Chapter 1: Here's Ranma!
He panted a little as he dragged the large man behind him. Every muscle in his small body hurt from the exertion and he had staggered more than once, nearly falling face first in the dirt. He looked up at the gate to the village; it was the closest civilization on the map, so this must be the place.
He looked at the man he pulled.
He had strapped him, his father, to a make shift stretcher made from roughly cut pieces of bamboo and any bits of wood and leaves he could twine together. It wasn’t the most sturdy of structures and had broken apart several times during the trip, forcing the boy to stop and repair it.
They had been travelling in this style for three days now, ever since the old man had taken ill. He wondered to himself why he should feel pity for his father, not after…
He shuddered and took another step forward, every ounce of him hurt and he wanted nothing more than to collapse right there and sleep, but he knew he couldn’t.
Even if he didn’t have to get help, sleep was not an option. Sleep meant dreaming and he really didn’t want to dream again.
“Stupid Pops,” he muttered, choking back the tears that threatened to fall, “Stupid, stupid old man.”
He sniffed and pulled, he could feel his father moan feverishly as he was dragged across the gravely dirt road. The stretcher caught at one stage, halting the boy in his tracks. He grunted and pulled hard, but it wouldn’t budge. It must have caught on something like a rock or an out growing root. He pulled harder and lost his footing, falling to the ground, skidding his knee and tearing the leg of his already tattered gi. He gritted his teeth and tried to get up, despite his tired arms.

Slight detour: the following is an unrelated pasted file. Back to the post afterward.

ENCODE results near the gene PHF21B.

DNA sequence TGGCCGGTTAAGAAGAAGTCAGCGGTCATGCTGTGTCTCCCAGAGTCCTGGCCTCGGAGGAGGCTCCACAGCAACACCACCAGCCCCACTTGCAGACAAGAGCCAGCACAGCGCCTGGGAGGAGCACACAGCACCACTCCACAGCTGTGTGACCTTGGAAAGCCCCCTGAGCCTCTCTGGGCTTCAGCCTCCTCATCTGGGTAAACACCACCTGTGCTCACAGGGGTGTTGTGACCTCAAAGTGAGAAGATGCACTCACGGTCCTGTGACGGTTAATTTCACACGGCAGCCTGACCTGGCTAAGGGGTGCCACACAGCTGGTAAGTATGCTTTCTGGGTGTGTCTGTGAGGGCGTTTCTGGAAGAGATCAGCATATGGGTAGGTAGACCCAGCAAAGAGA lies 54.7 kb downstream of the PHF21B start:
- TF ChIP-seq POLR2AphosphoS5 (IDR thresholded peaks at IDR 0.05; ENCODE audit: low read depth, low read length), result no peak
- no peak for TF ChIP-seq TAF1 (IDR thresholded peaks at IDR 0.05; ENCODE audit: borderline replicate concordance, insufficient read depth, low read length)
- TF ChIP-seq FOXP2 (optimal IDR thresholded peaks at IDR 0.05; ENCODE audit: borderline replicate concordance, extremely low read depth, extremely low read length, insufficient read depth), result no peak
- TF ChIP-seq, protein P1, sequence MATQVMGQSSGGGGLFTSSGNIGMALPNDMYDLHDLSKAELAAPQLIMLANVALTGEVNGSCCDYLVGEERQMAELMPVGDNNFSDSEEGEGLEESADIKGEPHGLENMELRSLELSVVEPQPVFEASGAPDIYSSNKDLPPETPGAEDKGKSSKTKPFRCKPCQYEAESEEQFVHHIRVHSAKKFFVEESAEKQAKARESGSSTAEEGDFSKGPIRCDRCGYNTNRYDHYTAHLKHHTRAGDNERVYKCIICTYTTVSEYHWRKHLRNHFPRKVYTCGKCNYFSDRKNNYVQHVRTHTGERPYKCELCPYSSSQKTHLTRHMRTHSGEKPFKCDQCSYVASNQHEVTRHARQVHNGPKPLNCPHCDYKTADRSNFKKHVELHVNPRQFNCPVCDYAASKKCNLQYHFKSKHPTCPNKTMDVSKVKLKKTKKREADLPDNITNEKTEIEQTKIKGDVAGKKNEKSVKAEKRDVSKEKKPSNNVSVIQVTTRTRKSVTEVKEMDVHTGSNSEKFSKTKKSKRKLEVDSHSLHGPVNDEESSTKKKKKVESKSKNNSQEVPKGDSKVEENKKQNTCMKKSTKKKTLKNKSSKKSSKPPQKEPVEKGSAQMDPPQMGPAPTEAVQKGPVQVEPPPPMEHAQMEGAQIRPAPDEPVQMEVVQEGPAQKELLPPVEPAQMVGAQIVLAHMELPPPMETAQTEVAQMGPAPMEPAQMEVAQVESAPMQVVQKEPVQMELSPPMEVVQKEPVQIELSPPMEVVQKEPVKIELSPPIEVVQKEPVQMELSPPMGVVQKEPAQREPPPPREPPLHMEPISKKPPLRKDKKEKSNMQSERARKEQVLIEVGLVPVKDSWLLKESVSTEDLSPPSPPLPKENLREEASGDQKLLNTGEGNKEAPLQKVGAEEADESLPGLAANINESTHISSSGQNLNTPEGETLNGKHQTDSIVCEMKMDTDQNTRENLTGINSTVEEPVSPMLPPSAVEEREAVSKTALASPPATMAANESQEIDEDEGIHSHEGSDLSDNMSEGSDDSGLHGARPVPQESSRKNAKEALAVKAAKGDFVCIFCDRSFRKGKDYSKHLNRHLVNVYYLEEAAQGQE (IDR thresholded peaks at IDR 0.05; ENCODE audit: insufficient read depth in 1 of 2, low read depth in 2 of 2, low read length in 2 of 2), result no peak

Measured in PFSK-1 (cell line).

He couldn’t give up!
A martial artist never gave up, never quit! He wasn’t about to do either. Not now when he was so close. Taking a deep breath, he struggled to his feet, only to find a spear pointed directly at his throat. He looked up and came face to face with a Chinese guard. He raised his head and squared his shoulders, mustering up more courage than he thought he had left in him.
“Please…” he chocked out in rough Chinese, he searched desperately for the words he needed, “I need help.”
Khu Lon patted her great-granddaughter on the head affectionately, the eight year old girl beamed with pleasure at her great-grandmother’s praise. Her long purple hair shone in the sun as she set her eyes on the next target.
Xian Pu was turning into perhaps one of the Joketsuzoku’s brightest and best warriors. She had a natural talent for reading her opponents moves and knew how to strike at the most opportune moment. Her skills rivaled those some three years her senior and her flair for life made Khu Lon proud.
“Is this right, great-grandmother?” the child asked sweetly, her voice like a chiming bell.
“Yes, yes,” the elder said with an affirmative nod, “You have achieved that quite well, my child.”
Looking happy and contented, Xian Pu returned to her training, her sparing partner looked a little tired, but was as ready as any true born Joketsuzoku girl to take up the fight once more. Khu Lon relaxed back into her seat as she watched the training. It was so nice to see the younger generations learning the ancient arts of the village.
The village of the Joketsuzoku – or the Amazons - had prospered much in all its period of existence. Through out the years they had remained strong against all opposing tribes whilst keeping to their ideals. Theirs was the only tribe in all of China whose warriors were made up almost exclusively of women. Though the men had their own training regimes and work, the village was largely run and protected by the female gender.